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How Zuma’s urgent high court application collapsed

Application sought to entangle the court in ‘judicial adventurism’ – judge.
Jacob Zuma addressed supporters outside his home at Nkandla last Sunday, ahead of his incarceration on Wednesday. Image: Emmanuel Croset/AFP/Getty Images

Friday morning (July 9) saw Judge Bhekisisa Mnguni of the Pietermaritzburg High Court hand down his judgment dismissing the urgent application by former president Jacob Zuma to stay the order of his arrest.

Having handed himself over to the Estcourt Correctional Centre just after midnight on Wednesday, Zuma was already ensconced in prison on Friday, when he would have heard that his urgent application was not only dismissed, but that costs had been awarded against him.


Parties to the hearing

The opposing parties to Zuma’s application were the minister of police; the national commissioner for the South African Police Service; the minister of justice and correctional services; the secretary of the Zondo Commission of Inquiry into allegations of state capture, fraud and corruption in the public sector, including organs of state; commission chair Acting Chief Justice Raymond Zondo; the president of the Republic of South Africa; and the Helen Suzman Foundation, which was joined as amicus curiae (friend of the court).

The respondents were represented by Tembeka T Ngcukaitobi SC, and the Helen Suzman Foundation by M du Plessis SC. Zuma was represented by Dali Mpofu SC. 

Background to the contempt of court finding

The background to Zuma being found guilty of contempt of court is briefly sketched below:

  • The commission summonsed Zuma to appear from November 16 to 20, 2020. Zuma appeared on November 16, and his counsel argued for recusal. The recusal application was dismissed on November 19. Zuma left the proceedings. The commission approached the Constitutional Court (ConCourt) for an order. Zuma’s lawyers notified the commission that he would not participate in the proceedings, and he did not oppose the ConCourt application on December 29, 2020.
  • The commission summonsed Zuma to appear on January 18, 2021. Zuma did not appear.
  • The ConCourt delivered its first judgment on January 28, directing Zuma to obey all summonses and directives issued by the commission. Zuma’s attorneys notified the commission that he would not appear.
  • The commission again summonsed Zuma to appear on February 15. Zuma did not appear. The commission announced that it would institute contempt of court proceedings for a punitive order holding Zuma in contempt of court. Zuma issued a public statement on why he would not appear.
  • The commission instituted urgent contempt of court proceedings in the ConCourt. Zuma did not file an answering affidavit and did not appear at court. The matter was heard on March 25. The ConCourt invited Zuma to make submissions with regard to an appropriate sanction. Zuma wrote a letter to the ConCourt instead of filing an affidavit.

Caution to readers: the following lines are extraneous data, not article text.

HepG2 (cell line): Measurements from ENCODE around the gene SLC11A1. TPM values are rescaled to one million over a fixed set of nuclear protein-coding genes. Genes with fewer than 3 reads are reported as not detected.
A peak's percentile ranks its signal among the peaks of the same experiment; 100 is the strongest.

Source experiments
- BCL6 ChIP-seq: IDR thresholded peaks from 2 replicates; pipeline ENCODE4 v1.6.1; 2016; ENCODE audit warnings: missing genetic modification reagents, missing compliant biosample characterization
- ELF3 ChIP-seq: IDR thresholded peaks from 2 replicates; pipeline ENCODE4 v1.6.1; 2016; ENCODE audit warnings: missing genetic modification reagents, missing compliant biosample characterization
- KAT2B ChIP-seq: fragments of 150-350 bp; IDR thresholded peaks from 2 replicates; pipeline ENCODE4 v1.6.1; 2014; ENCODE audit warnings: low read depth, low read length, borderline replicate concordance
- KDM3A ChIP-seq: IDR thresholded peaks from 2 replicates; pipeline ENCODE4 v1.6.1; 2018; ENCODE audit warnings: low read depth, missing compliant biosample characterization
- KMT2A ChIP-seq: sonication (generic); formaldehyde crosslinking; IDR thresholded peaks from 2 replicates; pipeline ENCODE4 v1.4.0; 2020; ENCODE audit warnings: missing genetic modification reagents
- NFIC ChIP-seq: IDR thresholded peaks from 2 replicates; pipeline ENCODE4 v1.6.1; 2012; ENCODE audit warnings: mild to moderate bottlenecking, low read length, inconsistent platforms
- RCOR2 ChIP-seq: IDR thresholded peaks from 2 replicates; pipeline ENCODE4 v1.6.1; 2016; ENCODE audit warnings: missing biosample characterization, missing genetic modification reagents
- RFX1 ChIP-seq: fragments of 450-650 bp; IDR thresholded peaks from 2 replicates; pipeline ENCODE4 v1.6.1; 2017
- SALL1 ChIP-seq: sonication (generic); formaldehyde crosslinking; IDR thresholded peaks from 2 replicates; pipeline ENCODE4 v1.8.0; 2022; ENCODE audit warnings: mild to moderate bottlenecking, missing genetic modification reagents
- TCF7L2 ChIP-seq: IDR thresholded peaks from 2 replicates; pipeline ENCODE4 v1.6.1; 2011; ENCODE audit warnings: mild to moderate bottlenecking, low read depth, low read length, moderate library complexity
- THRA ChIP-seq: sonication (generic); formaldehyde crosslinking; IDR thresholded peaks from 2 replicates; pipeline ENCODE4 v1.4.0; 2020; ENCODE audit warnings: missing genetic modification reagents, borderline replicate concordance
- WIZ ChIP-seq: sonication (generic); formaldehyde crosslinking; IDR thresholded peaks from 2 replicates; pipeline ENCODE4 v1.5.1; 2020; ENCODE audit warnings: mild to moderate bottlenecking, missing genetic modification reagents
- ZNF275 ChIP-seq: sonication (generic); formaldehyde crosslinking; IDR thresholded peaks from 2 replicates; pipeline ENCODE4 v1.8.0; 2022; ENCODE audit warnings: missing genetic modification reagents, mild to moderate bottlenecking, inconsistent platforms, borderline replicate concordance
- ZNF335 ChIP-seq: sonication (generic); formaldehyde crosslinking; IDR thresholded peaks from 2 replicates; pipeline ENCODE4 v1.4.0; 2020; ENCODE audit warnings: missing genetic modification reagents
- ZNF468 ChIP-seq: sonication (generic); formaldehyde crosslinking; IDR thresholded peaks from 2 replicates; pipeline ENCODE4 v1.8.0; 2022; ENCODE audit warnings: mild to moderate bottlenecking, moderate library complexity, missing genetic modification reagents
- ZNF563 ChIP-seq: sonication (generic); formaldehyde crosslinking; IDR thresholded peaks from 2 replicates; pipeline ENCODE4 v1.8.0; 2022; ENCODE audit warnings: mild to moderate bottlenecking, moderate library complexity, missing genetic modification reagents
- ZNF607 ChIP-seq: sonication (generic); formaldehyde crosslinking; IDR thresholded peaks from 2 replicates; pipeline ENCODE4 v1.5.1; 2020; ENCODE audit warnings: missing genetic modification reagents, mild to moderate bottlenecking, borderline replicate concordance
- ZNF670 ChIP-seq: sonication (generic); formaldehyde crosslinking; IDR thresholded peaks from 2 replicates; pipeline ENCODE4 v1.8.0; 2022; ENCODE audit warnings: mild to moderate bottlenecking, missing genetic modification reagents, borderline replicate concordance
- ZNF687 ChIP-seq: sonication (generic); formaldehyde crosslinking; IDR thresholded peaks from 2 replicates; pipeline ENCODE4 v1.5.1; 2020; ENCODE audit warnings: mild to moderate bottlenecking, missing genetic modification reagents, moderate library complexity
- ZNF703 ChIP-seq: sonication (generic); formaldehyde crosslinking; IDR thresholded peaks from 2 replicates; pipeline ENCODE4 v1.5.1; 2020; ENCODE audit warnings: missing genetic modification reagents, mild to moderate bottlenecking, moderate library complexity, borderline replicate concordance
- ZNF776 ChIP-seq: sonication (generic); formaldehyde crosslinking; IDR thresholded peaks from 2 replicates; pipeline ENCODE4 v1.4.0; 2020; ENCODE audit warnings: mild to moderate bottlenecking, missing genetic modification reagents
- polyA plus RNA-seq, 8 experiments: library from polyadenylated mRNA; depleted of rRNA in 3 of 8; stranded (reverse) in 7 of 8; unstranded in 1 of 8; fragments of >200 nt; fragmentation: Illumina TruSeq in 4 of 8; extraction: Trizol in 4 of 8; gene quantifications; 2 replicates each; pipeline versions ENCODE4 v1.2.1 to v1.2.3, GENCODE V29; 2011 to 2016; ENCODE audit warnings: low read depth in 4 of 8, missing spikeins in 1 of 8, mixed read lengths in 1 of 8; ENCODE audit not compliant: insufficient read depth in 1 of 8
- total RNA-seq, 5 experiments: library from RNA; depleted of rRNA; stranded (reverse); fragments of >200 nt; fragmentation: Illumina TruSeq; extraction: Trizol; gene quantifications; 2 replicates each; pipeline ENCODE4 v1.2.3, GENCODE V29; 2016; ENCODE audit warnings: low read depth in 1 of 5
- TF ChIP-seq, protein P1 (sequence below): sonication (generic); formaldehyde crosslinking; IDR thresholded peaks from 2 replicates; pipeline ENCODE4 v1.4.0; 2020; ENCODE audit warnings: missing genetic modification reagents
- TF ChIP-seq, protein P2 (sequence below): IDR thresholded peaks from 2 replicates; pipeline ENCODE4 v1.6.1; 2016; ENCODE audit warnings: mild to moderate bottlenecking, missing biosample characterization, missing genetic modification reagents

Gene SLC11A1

• On June 29, the ConCourt found Zuma guilty of contempt of court, and sentenced him to 15 months’ imprisonment.

Mnguni considered that the public statements issued by Zuma confirmed his “defiant attitude …evidently calculated to undermine public confidence in the integrity of the Constitutional Court and the judiciary more broadly”.

Locus standi of the commission and the foundation

Counsel for Zuma, Mpofu, challenged the locus standi of the commission and the foundation. Zuma questioned what constitutional and legal interest the commission had in opposing his application, and contended that the Helen Suzman Foundation is a “busy body”.

Mnguni determined that Mpofu’s contentions in regard to the commission “are grounded on an unsound rationale”, and Mpofu’s comments in regard to the Helen Suzman foundation, “misplaced, and falls to be rejected”.

Hierarchy of courts

Mnguni noted that the constitution provides for the hierarchy of courts, and the ConCourt is the highest court.

Mpofu submitted that:

  • The circumstances of this matter are “extraordinary and exceptional”, and that had the high court convicted Zuma, the high court or ConCourt would have had the power to suspend the committal order, pending the outcome of the appeal. In those circumstances, Mpofu said, Zuma would be entitled to bail.
  • As the ConCourt’s order cannot be appealed, Zuma’s only recourse is to challenge his conviction and sentence by way of a rescission application, and it was for this reason that he sought a suspension of the committal order.
  • “The Constitutional Court was not constituted as a criminal court”, and could therefore not convict a person of civil contempt, as it was not a court “constituted in the manner prescribed by the CPA [Criminal Procedure Act]”.
  • The Constitutional Court “did not have the jurisdiction to conduct a criminal trial as the lower courts have, as the Constitutional Court was the ‘ultimate appeal court’”.
  • The high court has jurisdiction to suspend the ConCourt’s committal order because the committal order is to be executed within the jurisdiction of the high court.

Ngcukaitobi and Du Plessis disagreed and contended that the high court only has the power to “suspend its own decisions”.